There are some people who you cannot imagine using a nickname. I used to date a man whose first name you would no sooner shorten than suggest he ditch wine and earnest films in favour of bitter and rugby league.

There are some people who you cannot imagine using a nickname. I used to date a man whose first name you would no sooner shorten than suggest he ditch wine and earnest films in favour of bitter and rugby league.

Then there are those who strive to reject the formalities of the name their parents gave them, for example Tony Blair and Tony Benn - otherwise known as Anthony Charles Lynton Blair and Anthony Neil Wedgwood Benn.

I was musing on this while checking I had the correct details for some of the new trusts that have formed from mergers earlier this year. As HSJ's resident mental health writer, I had to first work out what the mental health trusts were, as these noble organisations employ a large and dazzling variety of titles.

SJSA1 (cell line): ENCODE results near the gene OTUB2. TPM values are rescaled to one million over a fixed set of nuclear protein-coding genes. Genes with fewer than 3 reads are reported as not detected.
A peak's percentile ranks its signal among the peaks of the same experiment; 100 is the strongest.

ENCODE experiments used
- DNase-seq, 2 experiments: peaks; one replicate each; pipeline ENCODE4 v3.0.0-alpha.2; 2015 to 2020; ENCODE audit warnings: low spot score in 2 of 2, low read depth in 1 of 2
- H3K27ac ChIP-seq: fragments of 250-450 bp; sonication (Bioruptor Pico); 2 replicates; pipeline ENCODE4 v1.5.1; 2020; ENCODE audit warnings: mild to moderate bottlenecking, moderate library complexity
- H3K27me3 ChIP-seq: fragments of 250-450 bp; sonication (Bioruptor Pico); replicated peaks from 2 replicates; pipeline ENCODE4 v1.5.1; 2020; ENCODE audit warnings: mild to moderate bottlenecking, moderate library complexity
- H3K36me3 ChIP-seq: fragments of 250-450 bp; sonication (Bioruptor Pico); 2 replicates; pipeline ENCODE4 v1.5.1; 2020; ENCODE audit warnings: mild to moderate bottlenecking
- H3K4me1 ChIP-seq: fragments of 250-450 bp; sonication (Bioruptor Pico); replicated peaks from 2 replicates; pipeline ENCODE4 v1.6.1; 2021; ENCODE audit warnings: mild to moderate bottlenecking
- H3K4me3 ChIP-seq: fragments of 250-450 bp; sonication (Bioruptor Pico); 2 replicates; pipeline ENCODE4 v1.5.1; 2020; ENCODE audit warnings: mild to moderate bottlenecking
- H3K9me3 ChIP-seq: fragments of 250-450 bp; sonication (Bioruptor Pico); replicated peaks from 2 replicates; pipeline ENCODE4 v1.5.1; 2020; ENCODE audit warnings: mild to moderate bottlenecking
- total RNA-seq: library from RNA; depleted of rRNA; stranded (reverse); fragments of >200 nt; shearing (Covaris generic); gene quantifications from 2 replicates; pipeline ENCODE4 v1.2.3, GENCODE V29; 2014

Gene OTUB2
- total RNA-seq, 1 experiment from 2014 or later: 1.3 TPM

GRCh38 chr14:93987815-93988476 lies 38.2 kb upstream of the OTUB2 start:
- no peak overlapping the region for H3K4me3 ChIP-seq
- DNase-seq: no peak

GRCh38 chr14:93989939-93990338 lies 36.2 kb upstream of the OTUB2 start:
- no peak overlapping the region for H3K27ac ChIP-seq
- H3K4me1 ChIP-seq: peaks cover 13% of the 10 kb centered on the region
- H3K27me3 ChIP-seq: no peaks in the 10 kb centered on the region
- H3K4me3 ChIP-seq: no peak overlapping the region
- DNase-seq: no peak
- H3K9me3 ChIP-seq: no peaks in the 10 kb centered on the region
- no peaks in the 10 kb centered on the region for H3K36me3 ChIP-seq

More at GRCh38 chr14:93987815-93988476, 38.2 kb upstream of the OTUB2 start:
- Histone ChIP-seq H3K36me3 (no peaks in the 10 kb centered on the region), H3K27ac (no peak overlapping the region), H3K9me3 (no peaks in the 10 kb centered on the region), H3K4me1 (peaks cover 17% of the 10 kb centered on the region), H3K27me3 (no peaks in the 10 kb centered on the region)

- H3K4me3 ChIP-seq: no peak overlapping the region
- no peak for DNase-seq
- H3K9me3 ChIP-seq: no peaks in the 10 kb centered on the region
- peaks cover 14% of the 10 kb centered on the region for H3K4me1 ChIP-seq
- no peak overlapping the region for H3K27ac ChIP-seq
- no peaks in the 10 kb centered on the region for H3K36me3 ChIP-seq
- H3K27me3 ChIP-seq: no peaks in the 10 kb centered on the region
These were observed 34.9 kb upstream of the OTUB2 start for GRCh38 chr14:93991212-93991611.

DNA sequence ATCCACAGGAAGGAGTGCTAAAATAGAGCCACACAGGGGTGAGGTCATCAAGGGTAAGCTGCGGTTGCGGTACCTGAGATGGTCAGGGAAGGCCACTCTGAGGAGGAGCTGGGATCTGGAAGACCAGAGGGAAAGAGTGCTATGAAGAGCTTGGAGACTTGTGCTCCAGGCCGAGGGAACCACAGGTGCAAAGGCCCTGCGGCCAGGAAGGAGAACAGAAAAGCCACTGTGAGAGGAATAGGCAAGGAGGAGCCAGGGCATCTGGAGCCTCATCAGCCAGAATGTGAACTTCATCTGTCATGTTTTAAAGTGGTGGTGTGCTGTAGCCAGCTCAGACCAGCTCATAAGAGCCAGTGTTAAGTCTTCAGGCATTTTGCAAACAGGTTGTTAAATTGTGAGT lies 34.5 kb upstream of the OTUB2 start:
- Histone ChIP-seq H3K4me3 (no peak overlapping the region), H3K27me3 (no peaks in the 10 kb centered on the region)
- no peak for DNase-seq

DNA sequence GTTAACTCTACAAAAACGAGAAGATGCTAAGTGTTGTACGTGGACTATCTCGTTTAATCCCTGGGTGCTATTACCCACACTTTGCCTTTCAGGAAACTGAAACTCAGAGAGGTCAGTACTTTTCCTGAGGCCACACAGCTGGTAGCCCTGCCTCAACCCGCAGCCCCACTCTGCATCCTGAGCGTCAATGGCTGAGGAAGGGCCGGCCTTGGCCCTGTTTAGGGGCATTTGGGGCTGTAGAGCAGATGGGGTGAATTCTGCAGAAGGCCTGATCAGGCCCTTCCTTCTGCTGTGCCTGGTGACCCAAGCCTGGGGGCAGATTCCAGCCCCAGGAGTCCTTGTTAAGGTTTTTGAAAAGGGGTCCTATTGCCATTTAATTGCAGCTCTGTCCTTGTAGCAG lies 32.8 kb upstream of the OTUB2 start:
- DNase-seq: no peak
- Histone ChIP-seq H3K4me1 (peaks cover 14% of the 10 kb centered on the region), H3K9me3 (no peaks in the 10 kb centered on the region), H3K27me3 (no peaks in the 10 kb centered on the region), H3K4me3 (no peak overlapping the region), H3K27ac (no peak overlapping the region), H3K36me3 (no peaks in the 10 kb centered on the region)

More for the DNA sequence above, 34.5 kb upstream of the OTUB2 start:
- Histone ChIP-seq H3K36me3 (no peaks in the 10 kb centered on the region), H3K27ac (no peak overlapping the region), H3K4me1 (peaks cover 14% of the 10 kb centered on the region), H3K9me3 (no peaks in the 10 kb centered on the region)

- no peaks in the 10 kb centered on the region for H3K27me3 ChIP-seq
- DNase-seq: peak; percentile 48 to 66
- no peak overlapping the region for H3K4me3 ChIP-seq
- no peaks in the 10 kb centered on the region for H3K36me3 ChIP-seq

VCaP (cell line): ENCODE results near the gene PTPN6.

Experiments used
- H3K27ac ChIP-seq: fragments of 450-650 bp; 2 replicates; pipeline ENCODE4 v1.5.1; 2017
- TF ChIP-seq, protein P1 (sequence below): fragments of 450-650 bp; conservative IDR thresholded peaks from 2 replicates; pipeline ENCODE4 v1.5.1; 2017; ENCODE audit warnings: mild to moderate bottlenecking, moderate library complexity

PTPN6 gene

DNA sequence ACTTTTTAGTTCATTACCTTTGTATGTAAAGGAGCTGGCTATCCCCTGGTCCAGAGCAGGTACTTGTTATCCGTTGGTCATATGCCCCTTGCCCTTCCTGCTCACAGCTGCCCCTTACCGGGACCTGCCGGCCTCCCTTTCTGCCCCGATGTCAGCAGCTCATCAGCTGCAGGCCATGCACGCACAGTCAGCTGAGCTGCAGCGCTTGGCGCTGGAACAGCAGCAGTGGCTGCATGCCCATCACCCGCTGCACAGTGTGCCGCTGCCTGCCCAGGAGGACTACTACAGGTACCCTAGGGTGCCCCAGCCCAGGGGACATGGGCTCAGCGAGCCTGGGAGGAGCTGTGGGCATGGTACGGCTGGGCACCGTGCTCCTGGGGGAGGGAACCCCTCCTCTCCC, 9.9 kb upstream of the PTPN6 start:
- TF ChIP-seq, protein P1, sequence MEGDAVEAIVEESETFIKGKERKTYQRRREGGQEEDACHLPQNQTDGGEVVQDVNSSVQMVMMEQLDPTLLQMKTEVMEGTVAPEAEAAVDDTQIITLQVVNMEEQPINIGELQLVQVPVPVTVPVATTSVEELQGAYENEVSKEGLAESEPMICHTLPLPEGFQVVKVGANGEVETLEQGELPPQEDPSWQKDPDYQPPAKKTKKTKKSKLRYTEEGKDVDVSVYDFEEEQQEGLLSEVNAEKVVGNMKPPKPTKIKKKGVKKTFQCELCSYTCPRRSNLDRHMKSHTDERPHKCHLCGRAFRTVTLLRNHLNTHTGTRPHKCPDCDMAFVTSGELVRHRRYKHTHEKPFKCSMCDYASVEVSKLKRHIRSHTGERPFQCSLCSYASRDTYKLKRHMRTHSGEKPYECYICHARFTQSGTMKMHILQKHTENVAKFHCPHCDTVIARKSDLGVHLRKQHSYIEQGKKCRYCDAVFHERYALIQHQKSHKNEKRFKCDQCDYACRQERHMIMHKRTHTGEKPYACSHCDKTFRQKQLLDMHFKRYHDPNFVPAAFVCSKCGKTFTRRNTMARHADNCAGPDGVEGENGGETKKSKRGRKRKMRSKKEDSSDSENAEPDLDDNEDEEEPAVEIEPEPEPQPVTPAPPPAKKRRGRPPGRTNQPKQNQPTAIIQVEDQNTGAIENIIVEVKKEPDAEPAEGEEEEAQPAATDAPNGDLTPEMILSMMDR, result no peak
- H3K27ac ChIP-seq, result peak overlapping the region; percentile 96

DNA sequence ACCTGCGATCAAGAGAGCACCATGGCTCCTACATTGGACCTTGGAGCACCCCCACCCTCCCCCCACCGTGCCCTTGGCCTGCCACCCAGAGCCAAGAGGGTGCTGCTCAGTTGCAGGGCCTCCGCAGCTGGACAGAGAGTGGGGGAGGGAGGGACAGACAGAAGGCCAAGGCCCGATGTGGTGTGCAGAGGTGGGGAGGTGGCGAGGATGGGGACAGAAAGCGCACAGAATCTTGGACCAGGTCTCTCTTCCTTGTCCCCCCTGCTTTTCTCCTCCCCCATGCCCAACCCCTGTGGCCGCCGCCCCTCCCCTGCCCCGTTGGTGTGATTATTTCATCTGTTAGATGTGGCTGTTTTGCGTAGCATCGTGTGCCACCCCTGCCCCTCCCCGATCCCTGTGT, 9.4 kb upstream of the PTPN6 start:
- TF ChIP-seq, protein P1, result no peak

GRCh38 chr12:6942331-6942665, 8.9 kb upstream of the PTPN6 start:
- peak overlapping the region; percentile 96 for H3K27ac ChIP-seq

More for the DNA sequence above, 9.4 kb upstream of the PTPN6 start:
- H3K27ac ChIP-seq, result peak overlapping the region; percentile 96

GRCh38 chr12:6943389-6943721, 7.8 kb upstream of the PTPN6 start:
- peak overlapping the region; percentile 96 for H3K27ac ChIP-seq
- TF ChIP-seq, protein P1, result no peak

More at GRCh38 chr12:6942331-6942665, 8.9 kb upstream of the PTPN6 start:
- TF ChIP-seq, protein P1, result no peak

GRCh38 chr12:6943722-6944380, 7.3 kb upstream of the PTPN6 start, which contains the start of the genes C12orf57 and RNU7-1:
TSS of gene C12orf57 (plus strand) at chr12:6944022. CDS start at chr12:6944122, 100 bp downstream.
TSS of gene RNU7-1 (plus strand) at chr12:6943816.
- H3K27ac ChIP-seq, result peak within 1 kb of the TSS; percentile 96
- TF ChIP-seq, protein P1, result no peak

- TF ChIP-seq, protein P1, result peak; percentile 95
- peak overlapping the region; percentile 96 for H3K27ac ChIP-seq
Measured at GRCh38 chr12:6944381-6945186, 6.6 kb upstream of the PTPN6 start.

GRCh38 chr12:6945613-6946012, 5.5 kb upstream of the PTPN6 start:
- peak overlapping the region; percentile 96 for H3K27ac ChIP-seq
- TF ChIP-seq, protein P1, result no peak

Some, bold as brass, put mental health in the title, while others variously use healthcare, care, health services or partnership (so as not to forget our social care chums).

Or they stick to the name of their area, or even a historical link to keep things interesting. I have always meant to ask what the meaning is behind the moniker of Kent-based Oxleas trust.

But this does not always make them easy to locate. Berkshire Healthcare, for instance, has the ring of a private healthcare group to it, or is that just my ignorance in assuming all the home counties are rather posh?

There are also the trusts - try as their branding campaigns might - that are never going to be known by anything other than an affectionate nickname. Is there anyone who calls Royal Liverpool Children's trust anything other than Alder Hey? And is Addenbrooke's not slightly easier to say than Cambridge University Hospitals foundation trust? At least they have a kind of brand loyalty.

In my experience, many hospital staff are more likely to answer the phone saying 'hello, hospital' than go into the details of what their trust is called. I used to think this was rather odd, as trusts have been with us for a while now. But then the little branch of the mighty Emap to which HSJbelongs recently got reshuffled and turned into something else.

Save for the ladies on reception saying something different to callers, I am not sure any of us have noticed it.